• Specific program development areas of need across districts appear to be differentiated goals and outcomes for gifted learners, program evaluation, gifted student assessment, the rigor of curriculum for gifted students and the unevenness of curriculum implementation, differentiation in the regular classroom, and the use of acceleration with gaps in documents and services.
  • While the majority of districts have clearly benefited from Ohio funding and regulations, most appear to be in a “maintenance mode” or are facing reduction of staff and consequently services.

NAGC, 2006

findings across data sources19
Findings Across Data Sources
  • Curriculum differentiation is tied to teacher-developed units or texts that are not tested or aligned with indicators or benchmarks and are research-based for use with gifted learners. Differentiation strategies are more prevalent at elementary level.
  • Service to underrepresented groups appears to be limited but favors Learning Disabled (LD) students.
  • Limited options prevail at each grade level coupled with limited contact time.
  • Stakeholder perceptions favor an in-school model yet specialists’ time is stretched too thin for delivery purposes.
  • There is a need for professional development for teachers who have gifted students the majority of time in school.

NAGC, 2006

findings across data sources20
Findings Across Data Sources
  • Even where service delivery is provided, it appears often not to be matched to students’ identified abilities. Rather, it becomes one program model for all identified gifted learners.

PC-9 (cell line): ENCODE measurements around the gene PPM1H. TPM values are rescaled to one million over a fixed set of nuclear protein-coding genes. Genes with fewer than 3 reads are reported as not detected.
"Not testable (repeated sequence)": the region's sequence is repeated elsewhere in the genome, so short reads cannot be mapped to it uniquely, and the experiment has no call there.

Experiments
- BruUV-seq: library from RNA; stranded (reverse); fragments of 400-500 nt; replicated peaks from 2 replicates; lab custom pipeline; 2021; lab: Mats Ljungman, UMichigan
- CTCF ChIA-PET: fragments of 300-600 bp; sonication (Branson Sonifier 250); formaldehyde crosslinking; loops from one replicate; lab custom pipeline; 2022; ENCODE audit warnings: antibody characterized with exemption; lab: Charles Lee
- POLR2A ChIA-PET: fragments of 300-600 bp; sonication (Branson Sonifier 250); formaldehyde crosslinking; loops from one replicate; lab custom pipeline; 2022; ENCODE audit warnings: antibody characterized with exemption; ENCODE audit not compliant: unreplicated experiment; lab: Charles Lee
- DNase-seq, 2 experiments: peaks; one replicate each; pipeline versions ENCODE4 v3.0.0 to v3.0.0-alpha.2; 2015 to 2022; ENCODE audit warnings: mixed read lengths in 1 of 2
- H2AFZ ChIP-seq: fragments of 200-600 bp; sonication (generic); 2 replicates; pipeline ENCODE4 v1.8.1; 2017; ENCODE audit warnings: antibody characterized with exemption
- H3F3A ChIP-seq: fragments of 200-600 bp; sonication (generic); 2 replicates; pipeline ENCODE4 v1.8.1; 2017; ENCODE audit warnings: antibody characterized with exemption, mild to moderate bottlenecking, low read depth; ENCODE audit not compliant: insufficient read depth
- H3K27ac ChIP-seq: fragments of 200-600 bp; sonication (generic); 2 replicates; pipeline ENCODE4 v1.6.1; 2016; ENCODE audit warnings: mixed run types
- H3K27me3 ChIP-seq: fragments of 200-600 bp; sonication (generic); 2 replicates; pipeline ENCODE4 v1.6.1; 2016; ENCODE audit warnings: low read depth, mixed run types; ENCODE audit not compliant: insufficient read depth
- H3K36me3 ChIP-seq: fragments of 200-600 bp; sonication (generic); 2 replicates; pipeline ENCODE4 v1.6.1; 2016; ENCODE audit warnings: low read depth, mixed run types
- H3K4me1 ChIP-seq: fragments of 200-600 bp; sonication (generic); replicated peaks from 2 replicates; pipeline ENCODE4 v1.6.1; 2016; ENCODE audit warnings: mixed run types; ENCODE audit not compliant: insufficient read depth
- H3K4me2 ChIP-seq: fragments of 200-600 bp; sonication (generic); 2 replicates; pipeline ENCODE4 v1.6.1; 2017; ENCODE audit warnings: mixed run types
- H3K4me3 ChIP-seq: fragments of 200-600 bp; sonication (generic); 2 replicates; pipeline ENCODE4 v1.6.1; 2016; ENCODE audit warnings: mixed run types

• There is a great need for the three C’s of: communication, comprehensiveness of program and curricula (e.g. WEP’s group vs. individual), and coherence in service options & delivery.
  • Fewer students are serviced within school districts because of inequitable application of identifiable criteria.
  • Gifted service is a “stand-alone service” not linked to other programs, services, or content standards.
  • Gaps in service delivery (i.e. grade level, content area, and relevant domain) are highly evident in case study districts.

NAGC, 2006

findings across data sources21
Findings Across Data Sources
  • Strengths of programs appear to lie in the quality of the personnel and the quality & extent of in-school & out-of-school options provided. Yet, the strengths of individual teachers affect program emphasis in ways that may limit program development.
  • Stakeholder groups of parents, students, teachers, and administrators view their own district programs in a positive to very positive light, especially in comparison to other districts.
  • Services at specific grade levels, and in specific ability domains are limited and fragmented across the districts.
  • State assessments are used as the predominant tool for assessing gifted student learning and gifted program effectiveness. Yet, these data do not drive program improvement. In some districts, performance-based assessment tools and portfolios are employed, yet not utilized for program decision-making.

NAGC, 2006

findings across data sources22